IDEAS home Printed from https://ideas.repec.org/a/eee/appene/v92y2012icp51-56.html
   My bibliography  Save this article

Assessing price clustering in European Carbon Markets

Author

Listed:
  • Palao, Fernando
  • Pardo, Angel

Abstract

The presence of price clustering in markets is taken as a sign of market inefficiency that can influence trading strategies. In this paper, we study the presence of a concentration in prices in carbon futures markets. Specifically, we analyze the European Carbon Futures Markets and test for evidence of preference for certain prices above others. Our results reveal the strong presence of price clustering in the carbon market at prices ending in digits 0 and 5. These findings support the attraction hypothesis, which endorses a significant clustering on gravitational prices, but also backs the negotiation hypothesis, which advocates greater clustering when trading costs are higher.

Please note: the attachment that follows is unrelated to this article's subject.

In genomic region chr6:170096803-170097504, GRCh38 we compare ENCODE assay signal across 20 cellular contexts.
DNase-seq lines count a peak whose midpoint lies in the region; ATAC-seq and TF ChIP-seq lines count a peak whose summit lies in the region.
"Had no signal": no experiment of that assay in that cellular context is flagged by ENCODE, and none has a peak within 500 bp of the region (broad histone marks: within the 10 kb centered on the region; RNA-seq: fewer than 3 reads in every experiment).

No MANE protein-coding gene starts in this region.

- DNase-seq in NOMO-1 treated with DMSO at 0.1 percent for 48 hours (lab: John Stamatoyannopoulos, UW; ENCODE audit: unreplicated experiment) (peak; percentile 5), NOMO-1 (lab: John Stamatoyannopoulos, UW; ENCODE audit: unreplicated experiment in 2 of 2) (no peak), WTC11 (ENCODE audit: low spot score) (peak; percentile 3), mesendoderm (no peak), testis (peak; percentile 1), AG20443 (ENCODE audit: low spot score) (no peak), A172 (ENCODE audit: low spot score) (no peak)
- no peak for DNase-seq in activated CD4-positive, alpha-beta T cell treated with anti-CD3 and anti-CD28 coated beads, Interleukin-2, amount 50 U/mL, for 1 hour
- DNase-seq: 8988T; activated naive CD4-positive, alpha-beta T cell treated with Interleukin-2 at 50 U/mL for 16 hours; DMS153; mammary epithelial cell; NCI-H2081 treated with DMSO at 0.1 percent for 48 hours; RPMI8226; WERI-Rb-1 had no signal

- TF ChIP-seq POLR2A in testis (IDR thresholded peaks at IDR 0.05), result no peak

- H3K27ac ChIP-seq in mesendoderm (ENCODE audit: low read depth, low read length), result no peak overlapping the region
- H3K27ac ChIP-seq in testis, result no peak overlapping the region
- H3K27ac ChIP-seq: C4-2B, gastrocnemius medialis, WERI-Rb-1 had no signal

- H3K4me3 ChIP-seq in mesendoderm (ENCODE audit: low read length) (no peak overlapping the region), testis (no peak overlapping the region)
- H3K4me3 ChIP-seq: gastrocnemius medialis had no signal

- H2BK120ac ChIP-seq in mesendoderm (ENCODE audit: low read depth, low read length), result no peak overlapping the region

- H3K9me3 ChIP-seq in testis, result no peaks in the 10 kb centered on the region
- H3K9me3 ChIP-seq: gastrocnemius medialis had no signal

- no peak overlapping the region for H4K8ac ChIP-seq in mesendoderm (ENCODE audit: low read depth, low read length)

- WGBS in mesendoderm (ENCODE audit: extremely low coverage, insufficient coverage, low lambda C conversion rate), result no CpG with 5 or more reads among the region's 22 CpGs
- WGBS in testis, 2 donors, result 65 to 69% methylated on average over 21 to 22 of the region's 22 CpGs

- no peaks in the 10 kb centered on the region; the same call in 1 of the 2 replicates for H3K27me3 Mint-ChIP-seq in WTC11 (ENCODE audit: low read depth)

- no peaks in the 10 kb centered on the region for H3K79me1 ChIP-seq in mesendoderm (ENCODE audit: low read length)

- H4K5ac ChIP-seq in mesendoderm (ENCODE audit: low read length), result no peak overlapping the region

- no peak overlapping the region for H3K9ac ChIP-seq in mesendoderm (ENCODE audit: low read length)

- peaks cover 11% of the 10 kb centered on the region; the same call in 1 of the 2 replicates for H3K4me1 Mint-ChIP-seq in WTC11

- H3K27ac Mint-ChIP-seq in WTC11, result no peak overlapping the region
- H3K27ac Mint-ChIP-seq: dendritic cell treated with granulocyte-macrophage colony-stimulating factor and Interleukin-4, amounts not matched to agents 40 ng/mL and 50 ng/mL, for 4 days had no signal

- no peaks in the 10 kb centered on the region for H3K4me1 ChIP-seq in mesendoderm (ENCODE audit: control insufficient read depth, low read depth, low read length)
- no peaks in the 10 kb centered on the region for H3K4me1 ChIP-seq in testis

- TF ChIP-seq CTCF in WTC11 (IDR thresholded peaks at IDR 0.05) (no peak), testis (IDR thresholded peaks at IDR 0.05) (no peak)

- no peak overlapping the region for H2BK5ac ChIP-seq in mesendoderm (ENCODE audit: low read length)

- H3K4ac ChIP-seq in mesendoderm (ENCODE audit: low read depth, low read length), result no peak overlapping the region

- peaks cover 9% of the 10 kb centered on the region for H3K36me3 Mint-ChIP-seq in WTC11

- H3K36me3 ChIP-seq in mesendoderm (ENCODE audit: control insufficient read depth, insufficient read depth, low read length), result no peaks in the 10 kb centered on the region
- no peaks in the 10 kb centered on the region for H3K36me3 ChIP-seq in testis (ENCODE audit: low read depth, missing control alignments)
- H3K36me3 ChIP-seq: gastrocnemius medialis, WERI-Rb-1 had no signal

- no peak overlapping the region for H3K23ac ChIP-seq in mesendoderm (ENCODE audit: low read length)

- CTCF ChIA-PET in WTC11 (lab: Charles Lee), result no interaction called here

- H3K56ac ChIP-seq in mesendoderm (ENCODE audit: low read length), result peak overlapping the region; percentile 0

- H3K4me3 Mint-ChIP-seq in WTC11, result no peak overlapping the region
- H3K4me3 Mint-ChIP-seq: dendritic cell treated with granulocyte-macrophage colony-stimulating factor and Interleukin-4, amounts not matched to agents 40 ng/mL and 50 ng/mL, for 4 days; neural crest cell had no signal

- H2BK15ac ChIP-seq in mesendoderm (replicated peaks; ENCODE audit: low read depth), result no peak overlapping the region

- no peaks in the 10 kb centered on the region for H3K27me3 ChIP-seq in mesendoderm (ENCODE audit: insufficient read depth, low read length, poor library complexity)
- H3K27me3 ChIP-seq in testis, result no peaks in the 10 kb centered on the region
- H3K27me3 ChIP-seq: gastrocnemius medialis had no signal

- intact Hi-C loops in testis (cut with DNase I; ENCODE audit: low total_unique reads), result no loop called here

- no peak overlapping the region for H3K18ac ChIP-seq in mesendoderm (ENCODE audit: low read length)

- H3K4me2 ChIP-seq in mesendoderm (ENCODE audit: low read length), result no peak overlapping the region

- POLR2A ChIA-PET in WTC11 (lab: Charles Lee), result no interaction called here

Suggested Citation

  • Palao, Fernando & Pardo, Angel, 2012. "Assessing price clustering in European Carbon Markets," Applied Energy, Elsevier, vol. 92(C), pages 51-56.
  • Handle: RePEc:eee:appene:v:92:y:2012:i:c:p:51-56
    DOI: 10.1016/j.apenergy.2011.10.022
    as

    Download full text from publisher

    File URL: http://www.sciencedirect.com/science/article/pii/S0306261911006763
    Download Restriction: Full text for ScienceDirect subscribers only

    As the access to this document is restricted, you may want to search for a different version of it.

    References listed on IDEAS

    as
    1. Parkinson, Michael, 1980. "The Extreme Value Method for Estimating the Variance of the Rate of Return," The Journal of Business, University of Chicago Press, vol. 53(1), pages 61-65, January.